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Astoreth made a conscious decision to completely ignore Stavier Luminiar as his mood suddenly and inexplicably darkened before he stormed off across the bar with murder in his eyes.  She was having a good time, and she didn’t really want to know what had so abruptly ruined Stavier’s night lest it ruin hers as well.  She deliberately did not turn her head when she heard Stavier’s voice rising, demanding of some unknown party does she know you’re alive.

Westel looked, however, and when he started and swore in shock Astoreth could ignore it no longer.  With a sigh of resigned dread she turned and looked as well.

Thankfully she had put her drink down, else she would have dropped it.  Dead gods, she thought, her blood running cold, not again.

* * * * *

Only one person besides Cearalaith herself had a key to her apartment these days, and strictly for emergencies; Cear knew there was no circumstance under which Stavier would have entered without knocking or at least announcing his presence.  So when the rattling at her door began she did not hesitate to wonder who it might be or why; she immediately leapt into action, vaulting over the back of her couch, bolting down the hall to her room and grabbing her weapons in the dark.  She heard the door open as she grasped her sword, and rather than charging back out decided to lay in wait, pressing her back against the wall by her door and listening.

The stranger walked into her living room and paused, presumably looking around, before moving towards her hallway.  The intruder did not speak, but the weight of each footfall suggested a form just a little larger than the paladin; most likely a male elf or undead, and judging from the soft chink that accompanied each step, well armored.  Cearalaith held her breath and waited, counting the steps as he moved closer.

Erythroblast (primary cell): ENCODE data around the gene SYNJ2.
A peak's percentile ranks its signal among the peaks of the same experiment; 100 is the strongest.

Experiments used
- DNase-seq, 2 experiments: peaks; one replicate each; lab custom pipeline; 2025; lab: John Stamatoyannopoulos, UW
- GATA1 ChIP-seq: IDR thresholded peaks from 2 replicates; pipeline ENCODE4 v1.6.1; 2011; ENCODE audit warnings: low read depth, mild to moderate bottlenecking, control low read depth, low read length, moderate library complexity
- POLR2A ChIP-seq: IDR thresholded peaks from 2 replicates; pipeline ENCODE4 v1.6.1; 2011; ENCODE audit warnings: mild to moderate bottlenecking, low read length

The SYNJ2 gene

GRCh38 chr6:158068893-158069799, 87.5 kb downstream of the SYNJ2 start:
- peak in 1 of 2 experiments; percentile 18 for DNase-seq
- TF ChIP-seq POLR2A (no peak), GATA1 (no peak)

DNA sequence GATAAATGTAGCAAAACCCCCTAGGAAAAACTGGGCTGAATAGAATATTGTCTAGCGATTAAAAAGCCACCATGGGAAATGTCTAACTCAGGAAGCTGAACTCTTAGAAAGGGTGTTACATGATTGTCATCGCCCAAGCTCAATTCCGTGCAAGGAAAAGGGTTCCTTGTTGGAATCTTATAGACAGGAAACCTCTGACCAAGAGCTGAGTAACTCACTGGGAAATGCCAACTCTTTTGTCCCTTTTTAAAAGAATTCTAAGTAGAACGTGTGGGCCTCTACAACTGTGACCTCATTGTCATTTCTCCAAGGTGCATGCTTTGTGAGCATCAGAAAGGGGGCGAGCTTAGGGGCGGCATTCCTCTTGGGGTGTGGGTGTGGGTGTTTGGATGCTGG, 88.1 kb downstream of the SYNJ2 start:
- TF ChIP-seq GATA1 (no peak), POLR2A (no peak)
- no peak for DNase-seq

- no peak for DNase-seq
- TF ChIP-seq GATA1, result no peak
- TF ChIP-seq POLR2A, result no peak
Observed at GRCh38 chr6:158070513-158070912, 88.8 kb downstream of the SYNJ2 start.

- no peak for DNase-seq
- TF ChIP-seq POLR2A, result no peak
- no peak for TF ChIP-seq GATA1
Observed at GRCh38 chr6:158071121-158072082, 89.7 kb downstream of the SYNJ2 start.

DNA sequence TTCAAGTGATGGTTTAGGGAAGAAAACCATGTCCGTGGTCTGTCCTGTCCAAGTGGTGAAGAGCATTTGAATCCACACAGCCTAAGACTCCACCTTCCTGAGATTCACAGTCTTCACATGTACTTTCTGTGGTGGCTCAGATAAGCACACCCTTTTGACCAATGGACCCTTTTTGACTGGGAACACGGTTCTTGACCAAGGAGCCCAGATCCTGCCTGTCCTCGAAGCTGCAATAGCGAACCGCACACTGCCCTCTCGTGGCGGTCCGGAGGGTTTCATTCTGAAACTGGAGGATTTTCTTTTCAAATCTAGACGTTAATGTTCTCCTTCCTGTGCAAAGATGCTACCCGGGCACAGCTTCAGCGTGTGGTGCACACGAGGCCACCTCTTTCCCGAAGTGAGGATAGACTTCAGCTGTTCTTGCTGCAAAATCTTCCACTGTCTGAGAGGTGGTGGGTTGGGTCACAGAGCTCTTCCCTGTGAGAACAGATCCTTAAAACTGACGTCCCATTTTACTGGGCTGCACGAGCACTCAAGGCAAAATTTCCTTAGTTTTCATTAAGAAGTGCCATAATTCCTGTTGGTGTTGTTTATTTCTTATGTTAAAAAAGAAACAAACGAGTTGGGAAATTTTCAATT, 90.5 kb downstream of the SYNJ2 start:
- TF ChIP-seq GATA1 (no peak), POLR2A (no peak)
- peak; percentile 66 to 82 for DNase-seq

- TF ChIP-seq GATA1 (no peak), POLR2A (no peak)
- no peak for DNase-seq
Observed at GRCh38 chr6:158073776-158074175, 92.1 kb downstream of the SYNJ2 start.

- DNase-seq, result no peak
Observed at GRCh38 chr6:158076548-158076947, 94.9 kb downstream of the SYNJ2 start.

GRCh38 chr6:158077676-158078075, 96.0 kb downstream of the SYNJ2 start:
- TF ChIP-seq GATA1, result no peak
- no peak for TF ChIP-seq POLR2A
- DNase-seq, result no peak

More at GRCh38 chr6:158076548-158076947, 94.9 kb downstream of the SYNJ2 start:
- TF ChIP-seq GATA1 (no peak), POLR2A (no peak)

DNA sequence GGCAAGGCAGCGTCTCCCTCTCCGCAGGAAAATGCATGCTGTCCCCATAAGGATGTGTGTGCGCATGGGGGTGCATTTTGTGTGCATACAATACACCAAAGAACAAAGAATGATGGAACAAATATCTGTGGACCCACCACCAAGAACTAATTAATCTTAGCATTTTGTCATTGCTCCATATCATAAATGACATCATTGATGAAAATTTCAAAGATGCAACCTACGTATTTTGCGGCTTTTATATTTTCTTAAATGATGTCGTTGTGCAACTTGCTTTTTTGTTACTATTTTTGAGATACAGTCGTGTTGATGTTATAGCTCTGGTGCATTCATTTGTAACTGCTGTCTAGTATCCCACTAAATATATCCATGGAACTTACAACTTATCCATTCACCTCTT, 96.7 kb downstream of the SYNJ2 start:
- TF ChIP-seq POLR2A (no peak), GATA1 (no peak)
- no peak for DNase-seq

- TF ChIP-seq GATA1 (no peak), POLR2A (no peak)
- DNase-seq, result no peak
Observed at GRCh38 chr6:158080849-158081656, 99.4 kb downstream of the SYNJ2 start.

She timed it perfectly, giving no warning before turning into the door lightning-fast and bashing the intruder in the face and chest with her shield.  He was caught completely off-guard, crashing back with a grunt of surprise , his flailing arm knocking over a side table and vase – and once he was down, Cearalaith wasted no time putting her bare foot on his chest and her sword to his throat as he gasped for the wind she’d knocked out of him.  “Who are you?!” she demanded.  “And what the hell are you doing in my house?!”

“Cear?” he choked.

Cearalaith staggered back.

Oh gods, oh Light, she thought.  It’s impossible, she thought.  Nothing’s impossible. But how could this be? The Light works in mysterious ways.  Where has he been?  Why do I care?  This can’t be real.  Why would he come back?  I’m going to kill him.  I’m going to kiss him.  I’ll kiss him, then kill him.  No, other way around.  No, this is a dream.  I’m dreaming.  He’s dead.  He left me alone. I’ve been so alone.  I want to wake up.  I don’t want to wake up. 

He half-sat up and looked at her, and a shaft of moonlight illuminated his face, removing most doubt, though it left a million questions.

“Bloody hell, you’ve gotten strong,” Corael said.